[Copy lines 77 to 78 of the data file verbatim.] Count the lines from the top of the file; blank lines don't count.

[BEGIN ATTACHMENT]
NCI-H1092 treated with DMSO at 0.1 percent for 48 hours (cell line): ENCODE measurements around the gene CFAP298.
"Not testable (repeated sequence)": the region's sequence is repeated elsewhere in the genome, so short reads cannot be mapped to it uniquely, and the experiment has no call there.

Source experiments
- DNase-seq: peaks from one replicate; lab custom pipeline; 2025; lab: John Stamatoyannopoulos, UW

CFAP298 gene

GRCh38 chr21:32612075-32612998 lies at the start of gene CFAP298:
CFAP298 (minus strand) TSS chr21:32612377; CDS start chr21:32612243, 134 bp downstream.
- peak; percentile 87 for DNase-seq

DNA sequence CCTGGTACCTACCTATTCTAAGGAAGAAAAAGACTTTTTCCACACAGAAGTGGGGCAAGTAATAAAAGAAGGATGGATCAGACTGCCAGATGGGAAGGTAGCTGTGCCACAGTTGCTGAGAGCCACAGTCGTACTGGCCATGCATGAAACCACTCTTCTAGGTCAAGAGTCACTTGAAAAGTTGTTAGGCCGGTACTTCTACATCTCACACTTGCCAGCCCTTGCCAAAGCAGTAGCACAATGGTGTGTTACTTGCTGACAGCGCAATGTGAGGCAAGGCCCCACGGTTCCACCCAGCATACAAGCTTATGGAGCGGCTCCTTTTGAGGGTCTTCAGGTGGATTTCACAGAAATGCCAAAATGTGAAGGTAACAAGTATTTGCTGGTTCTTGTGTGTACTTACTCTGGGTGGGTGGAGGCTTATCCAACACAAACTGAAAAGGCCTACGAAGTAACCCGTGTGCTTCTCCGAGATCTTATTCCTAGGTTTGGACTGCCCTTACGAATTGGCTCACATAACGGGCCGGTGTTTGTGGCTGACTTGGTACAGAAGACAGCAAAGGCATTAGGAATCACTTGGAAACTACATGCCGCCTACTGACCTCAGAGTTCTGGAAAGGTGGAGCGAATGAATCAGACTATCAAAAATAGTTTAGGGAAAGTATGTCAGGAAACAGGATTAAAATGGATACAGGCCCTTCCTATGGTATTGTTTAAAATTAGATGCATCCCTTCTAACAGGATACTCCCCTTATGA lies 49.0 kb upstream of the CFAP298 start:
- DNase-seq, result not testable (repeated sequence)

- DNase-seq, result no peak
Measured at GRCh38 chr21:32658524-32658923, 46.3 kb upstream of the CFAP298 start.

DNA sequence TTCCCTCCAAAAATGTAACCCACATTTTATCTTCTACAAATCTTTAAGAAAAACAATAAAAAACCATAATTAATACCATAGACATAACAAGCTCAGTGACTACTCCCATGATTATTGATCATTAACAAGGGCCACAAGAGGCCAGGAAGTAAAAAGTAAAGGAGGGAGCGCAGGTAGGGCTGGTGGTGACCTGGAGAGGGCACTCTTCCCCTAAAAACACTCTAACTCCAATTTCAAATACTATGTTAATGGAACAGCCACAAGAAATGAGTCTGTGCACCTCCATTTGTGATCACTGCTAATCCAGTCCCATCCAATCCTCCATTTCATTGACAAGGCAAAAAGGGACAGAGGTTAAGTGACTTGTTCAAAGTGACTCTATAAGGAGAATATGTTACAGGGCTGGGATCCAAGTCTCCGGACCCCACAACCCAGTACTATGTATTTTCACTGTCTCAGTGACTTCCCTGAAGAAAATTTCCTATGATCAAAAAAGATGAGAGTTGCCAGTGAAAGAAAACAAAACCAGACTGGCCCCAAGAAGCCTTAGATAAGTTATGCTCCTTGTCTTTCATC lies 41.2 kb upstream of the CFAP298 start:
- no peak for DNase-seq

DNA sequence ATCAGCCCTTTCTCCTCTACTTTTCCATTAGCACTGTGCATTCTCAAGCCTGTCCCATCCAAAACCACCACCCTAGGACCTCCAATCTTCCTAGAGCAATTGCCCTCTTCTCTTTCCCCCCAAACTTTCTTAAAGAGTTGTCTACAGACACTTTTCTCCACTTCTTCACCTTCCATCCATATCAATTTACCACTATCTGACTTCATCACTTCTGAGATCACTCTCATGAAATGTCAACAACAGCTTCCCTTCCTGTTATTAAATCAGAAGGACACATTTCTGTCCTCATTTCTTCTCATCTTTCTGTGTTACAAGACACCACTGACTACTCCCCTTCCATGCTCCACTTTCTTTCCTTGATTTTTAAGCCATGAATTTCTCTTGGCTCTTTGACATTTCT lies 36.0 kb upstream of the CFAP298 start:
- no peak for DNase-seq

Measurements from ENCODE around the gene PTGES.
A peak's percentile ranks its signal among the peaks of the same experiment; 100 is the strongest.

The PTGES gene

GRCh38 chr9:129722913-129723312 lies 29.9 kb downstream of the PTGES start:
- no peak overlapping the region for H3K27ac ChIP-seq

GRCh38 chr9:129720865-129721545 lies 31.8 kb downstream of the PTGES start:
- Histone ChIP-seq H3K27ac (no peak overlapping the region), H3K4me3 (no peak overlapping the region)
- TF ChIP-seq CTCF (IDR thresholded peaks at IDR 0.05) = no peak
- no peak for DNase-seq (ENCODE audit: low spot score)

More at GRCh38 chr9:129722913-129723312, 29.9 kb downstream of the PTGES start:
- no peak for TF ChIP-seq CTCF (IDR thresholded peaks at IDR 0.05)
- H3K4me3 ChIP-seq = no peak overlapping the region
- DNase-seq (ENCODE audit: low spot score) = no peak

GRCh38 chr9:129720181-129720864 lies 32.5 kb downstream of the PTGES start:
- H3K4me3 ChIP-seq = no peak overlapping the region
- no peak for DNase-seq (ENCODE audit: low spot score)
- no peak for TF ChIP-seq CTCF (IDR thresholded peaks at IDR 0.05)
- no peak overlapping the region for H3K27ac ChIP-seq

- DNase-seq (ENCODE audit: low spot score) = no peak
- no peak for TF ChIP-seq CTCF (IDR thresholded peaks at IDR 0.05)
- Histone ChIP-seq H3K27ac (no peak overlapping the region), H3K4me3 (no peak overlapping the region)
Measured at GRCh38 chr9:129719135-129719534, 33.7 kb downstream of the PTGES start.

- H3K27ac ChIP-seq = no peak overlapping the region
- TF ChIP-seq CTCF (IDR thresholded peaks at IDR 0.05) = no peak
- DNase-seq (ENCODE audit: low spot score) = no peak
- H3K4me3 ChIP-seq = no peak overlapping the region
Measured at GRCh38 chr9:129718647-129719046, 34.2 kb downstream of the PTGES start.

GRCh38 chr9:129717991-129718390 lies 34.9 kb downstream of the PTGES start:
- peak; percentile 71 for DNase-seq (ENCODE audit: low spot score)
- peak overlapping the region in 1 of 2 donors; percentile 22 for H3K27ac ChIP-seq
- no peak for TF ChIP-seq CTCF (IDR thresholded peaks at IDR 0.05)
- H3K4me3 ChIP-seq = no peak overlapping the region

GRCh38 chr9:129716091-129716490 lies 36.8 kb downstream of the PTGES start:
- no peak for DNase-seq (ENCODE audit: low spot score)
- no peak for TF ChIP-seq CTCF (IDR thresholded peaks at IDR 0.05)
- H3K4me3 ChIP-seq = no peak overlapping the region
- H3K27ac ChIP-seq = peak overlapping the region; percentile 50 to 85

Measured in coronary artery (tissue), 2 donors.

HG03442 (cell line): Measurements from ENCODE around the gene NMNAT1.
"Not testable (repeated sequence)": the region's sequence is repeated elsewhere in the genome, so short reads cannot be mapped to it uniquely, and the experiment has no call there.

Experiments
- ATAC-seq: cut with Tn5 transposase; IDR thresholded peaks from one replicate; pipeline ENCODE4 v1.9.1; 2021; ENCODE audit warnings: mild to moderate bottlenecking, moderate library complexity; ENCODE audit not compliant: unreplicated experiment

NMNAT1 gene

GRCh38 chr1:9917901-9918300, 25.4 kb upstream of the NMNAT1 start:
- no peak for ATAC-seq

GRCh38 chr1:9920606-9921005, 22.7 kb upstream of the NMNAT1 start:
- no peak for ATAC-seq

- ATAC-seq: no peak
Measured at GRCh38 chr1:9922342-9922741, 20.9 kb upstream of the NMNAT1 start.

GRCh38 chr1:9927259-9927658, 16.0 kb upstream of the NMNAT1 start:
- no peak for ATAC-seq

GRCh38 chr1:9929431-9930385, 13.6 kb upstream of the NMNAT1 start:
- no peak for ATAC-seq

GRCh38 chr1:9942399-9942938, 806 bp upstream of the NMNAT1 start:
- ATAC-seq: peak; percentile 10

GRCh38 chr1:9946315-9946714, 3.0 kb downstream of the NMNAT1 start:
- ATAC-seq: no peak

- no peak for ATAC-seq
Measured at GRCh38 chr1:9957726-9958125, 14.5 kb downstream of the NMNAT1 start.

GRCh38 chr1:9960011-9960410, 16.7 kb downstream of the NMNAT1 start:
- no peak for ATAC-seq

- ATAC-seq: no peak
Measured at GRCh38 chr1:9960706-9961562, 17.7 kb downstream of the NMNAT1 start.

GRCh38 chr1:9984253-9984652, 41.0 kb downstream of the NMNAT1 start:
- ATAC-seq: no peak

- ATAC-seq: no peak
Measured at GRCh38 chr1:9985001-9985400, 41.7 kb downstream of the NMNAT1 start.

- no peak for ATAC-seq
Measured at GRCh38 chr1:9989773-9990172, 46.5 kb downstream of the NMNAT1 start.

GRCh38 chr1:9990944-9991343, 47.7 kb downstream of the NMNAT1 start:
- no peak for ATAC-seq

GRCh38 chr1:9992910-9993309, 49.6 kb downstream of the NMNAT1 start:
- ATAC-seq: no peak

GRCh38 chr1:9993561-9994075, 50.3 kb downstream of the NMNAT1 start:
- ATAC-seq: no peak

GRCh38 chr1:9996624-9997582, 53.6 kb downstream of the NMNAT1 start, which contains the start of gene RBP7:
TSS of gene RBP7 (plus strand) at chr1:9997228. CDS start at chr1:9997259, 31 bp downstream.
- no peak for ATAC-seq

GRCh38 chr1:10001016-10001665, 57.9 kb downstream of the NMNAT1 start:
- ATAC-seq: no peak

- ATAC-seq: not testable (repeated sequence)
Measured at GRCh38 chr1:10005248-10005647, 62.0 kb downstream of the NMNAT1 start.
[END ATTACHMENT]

- no peak for ATAC-seq

- ATAC-seq: no peak